Yep. I am no longer a "novid", though 3 years and 4 months of avoidance was a pretty good run. I got infected due to a "superspreader" who came to work "not that sick" and infected over 30 people in June at church where masks are merely "recommended" now. So, yes, Covid-19 is STILL alive and well and not "done". So I still appreciate what little surveillance efforts remain to keep us informed, though this data is harder for the general public to find now. I really wish that the west would adopt a more positive attitude toward prophylactic masking during the season when there's more airborne respiratory illnesses in circulation (flu, Covid, RSV, and, now the new one, HMPV). It's such an easy thing to do, wearing a mask in crowded spaces. Targeted public health messaging that promotes the health benefits of masking (protect others when you have symptoms, save sick leave by avoiding infection, protect yourself in crowded spaces, mask so you can stay well to enjoy the holidays and protect elder loved ones, etc.,) would be very much welcomed this fall and winter.
Thank you for your Herculean efforts to keep us informed these past few years. Yours is the voice I turn to most and whose advice I share with friends and family. Your clear communications and explanations have helped to keep my partner and me from getting infected (so far). We are both retired seniors with pre-existing conditions that make us high risk. We’ve kept up with vaccines and, because of our high risk status, have continued the “Swiss cheese model” of mitigation despite the hit on our on social lives.
Everyone we know who is our age and in similar health is back to 2019 behaviors with no mitigations. No one is talking about COVID or seems worried about Long COVID. (That goes for the unmasked staff, residents, and visitors at my 93 year old mother’s nursing home, too.)
And yet…I watched Dr. Bob Wachter’s recent “Final COVID-19 Grand Rounds” (link below) and was struck by the statement you made about Long COVID:
“I struggle with Long COVID a lot and the risks - and where to place long COVID in my repertoire of risks…I don’t want to get infected. It’s not inhibiting me from living life and going to a bar or concerts, but it’s certainly not something I want to gamble with. I have a lot of friends who are on heart failure medication that are my age for the rest of their life because of Long COVID.”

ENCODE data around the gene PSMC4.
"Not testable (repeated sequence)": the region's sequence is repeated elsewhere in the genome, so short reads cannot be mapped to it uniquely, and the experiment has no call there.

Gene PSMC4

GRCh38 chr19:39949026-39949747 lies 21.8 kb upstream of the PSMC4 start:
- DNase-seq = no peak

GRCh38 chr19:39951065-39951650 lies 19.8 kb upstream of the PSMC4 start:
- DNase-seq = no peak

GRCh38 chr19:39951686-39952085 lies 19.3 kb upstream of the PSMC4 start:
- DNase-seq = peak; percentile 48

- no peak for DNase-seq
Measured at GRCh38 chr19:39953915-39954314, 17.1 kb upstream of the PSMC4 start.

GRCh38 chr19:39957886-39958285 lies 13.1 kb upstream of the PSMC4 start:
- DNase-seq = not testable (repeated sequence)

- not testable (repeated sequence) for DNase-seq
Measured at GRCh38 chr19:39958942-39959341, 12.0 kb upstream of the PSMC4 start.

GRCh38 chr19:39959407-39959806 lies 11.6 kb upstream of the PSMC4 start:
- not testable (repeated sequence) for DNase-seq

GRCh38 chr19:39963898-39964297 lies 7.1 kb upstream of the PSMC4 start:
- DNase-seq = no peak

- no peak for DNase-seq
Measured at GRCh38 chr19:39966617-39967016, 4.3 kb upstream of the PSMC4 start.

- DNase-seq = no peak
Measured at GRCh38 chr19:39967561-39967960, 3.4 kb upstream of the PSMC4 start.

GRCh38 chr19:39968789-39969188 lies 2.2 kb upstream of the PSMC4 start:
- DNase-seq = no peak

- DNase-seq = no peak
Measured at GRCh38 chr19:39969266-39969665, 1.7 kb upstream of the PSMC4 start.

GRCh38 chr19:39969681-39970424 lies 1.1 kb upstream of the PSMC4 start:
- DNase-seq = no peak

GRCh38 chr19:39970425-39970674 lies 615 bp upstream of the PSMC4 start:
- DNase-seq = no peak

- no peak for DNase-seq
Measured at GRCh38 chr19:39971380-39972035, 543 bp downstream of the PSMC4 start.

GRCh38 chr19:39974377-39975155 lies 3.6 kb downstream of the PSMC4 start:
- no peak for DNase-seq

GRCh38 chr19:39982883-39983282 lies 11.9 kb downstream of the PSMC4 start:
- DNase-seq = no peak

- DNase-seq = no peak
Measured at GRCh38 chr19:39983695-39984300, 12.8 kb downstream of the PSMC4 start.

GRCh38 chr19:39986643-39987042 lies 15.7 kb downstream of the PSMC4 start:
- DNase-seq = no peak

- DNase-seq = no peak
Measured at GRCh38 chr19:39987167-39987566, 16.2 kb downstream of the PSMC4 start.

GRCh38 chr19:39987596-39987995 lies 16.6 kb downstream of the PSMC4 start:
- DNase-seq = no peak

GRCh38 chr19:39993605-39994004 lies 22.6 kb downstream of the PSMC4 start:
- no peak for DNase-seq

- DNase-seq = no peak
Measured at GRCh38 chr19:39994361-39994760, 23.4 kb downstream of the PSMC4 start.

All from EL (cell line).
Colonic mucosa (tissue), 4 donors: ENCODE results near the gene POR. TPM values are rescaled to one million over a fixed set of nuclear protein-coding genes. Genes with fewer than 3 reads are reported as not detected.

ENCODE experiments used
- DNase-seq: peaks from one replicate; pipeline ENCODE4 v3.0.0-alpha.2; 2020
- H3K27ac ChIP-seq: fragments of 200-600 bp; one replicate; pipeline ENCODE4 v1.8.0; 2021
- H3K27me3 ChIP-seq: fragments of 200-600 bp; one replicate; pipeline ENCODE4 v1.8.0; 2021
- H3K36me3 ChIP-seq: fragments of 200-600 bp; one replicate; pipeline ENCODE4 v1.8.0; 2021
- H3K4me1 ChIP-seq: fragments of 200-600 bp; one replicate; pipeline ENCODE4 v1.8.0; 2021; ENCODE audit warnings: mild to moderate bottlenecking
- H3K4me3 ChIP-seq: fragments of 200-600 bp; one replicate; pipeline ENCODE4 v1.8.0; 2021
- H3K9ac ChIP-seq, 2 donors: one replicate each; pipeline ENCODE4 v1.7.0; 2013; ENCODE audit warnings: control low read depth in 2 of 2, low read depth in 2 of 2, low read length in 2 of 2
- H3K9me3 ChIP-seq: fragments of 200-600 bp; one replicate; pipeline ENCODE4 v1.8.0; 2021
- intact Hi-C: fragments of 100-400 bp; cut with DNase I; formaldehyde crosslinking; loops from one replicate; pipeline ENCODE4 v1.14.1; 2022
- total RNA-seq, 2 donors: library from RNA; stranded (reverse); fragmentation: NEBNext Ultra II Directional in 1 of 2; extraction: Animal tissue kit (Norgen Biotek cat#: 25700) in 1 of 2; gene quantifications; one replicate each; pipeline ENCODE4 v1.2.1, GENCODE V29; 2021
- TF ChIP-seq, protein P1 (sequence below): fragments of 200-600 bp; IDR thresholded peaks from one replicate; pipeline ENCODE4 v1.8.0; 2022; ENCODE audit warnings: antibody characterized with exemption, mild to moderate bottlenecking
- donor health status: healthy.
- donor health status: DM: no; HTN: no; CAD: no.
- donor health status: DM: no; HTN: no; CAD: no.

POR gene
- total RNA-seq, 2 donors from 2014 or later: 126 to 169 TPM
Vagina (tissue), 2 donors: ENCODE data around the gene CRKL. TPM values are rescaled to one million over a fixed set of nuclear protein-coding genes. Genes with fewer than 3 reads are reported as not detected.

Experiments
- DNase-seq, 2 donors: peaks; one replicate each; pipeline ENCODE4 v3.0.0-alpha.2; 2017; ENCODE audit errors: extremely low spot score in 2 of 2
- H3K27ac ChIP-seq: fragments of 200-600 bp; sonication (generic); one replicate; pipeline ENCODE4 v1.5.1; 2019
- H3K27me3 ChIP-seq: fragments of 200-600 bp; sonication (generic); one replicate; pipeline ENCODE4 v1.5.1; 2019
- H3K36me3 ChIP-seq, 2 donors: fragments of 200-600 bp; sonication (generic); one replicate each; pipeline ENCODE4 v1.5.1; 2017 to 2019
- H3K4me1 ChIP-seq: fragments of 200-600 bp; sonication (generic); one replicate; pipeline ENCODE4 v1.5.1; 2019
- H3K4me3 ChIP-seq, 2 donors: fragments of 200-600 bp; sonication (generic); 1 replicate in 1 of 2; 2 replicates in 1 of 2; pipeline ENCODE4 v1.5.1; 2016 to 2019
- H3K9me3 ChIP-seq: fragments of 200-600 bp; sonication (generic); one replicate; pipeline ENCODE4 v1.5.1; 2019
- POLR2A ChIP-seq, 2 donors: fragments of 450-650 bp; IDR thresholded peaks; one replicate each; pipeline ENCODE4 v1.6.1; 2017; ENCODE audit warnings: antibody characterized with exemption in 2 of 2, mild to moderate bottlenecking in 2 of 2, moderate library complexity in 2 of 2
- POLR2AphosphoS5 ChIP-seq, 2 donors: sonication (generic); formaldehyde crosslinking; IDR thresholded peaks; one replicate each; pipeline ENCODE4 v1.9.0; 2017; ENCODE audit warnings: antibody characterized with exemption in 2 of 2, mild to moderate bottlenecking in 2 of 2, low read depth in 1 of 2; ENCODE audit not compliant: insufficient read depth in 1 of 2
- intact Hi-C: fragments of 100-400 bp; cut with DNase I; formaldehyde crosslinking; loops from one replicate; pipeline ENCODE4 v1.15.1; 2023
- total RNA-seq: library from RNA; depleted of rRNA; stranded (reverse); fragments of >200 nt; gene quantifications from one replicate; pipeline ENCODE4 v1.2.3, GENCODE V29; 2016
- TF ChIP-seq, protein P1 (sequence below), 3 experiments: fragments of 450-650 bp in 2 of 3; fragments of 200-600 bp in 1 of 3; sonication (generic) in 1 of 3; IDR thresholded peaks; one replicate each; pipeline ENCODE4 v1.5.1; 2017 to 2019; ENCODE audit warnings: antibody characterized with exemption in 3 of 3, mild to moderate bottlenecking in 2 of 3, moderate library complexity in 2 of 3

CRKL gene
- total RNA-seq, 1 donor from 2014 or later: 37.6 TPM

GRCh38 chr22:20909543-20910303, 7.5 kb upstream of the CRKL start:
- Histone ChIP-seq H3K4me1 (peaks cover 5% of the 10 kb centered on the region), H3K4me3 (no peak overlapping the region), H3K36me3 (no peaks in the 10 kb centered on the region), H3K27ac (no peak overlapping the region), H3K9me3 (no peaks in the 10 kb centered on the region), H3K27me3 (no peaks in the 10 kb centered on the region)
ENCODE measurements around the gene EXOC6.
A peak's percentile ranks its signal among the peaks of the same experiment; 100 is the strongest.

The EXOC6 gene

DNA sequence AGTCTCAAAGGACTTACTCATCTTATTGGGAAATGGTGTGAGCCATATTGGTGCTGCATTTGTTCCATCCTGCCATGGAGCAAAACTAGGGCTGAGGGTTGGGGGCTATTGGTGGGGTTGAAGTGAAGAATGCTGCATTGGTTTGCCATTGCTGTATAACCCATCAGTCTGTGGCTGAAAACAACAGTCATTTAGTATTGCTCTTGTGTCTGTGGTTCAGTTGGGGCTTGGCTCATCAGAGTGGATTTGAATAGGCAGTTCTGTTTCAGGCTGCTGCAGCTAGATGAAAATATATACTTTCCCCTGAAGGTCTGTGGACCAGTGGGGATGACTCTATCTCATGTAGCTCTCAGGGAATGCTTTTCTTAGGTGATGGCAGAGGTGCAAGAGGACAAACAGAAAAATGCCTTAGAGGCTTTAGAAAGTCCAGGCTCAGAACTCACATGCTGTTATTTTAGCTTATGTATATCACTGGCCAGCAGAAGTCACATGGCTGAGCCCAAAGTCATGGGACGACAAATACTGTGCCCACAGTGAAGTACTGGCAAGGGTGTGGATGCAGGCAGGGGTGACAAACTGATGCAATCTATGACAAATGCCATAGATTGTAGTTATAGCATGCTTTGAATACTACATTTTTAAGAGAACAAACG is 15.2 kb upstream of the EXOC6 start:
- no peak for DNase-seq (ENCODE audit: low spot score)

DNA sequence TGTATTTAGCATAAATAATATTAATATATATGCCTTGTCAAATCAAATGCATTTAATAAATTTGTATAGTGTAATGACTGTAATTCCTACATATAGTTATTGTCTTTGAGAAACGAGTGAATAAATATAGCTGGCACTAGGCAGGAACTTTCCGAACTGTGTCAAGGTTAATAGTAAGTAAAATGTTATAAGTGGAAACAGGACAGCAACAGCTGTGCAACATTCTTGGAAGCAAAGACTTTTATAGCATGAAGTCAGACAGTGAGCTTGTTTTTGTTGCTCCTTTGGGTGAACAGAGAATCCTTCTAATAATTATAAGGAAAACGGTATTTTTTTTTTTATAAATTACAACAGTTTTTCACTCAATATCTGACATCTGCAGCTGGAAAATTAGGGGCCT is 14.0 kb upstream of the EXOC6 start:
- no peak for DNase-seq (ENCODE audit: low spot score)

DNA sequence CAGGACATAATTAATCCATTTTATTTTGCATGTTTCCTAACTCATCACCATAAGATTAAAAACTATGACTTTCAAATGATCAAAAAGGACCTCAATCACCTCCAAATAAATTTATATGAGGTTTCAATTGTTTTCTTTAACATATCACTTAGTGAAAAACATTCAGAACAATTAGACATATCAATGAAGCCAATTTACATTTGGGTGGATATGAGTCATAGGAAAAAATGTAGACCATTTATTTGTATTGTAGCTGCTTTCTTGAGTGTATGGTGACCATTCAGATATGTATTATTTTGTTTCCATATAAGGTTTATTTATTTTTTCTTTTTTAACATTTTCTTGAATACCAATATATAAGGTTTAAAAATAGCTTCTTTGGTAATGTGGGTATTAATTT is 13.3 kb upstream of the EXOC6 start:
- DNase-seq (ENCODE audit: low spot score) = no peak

I hope that you’ll continue to address the emerging research on Long COVID in your future posts. Yes, it’s not 2020 anymore and, as Dr. Ashish Jha likes to say “We have the tools.” Studies are showing that vaccines and Paxlovid alone don't entirely prevent Long Covid, though. Disability rates are rising. This is where the story is - and where ongoing guidance is needed.
Again - with appreciation for all of your hard work! You make a difference.
UCSF Department of Medicine: “The Final COVID-19 Grand Rounds”
Thank you for this update. It’s so hard to find out what’s going on with Covid nowadays, so your updates are very much appreciated.
I am keeping my fingers crossed that the updated Novavax monovalent booster is available to everyone this Fall, and that it’s widely accessible. I have had a hard time finding comparison data on effectiveness between Novavax and mRNA.
Thank you so much for all of the clear and understandable information that you have provided. Your information has helped us significantly.
You stated "COVID-19 is increasing; don’t be surprised to hear more people getting infected around you. I already am. This isn’t enough reason to change my personal behaviors, but that time may come this fall. "
My wife and I are among those that have recently had Covid and we are interested in knowing what your recommended personal behaviors are at this time?
I, also, have been in remiss in thanking you for your ongoing work that helps us to get our head around this thing. Yesterday’s NYT article hit a chord with me - one of anger and disappointment. The light breezy tone that included several factual errors ( see, for example, “immunity”) conveyed a dangerous message to convince folks even more of the false assumption that COVID is no longer anything to worry about. It’s part of an ongoing national mantra to move on. As you say, things are improved- greatly- but we are not, if ever will we be, out of the woods. Your thoughtful and clear comments have never been more needed.
Thanks as always for the helpful update. I would really love to learn how to interpret wastewater data myself - if you did an article on this, I'd be so grateful I can't understand it at all, have looked for other explainers, but nothing for the non-scientist. That I've found anyway. It seems to be the little bit of data we have left.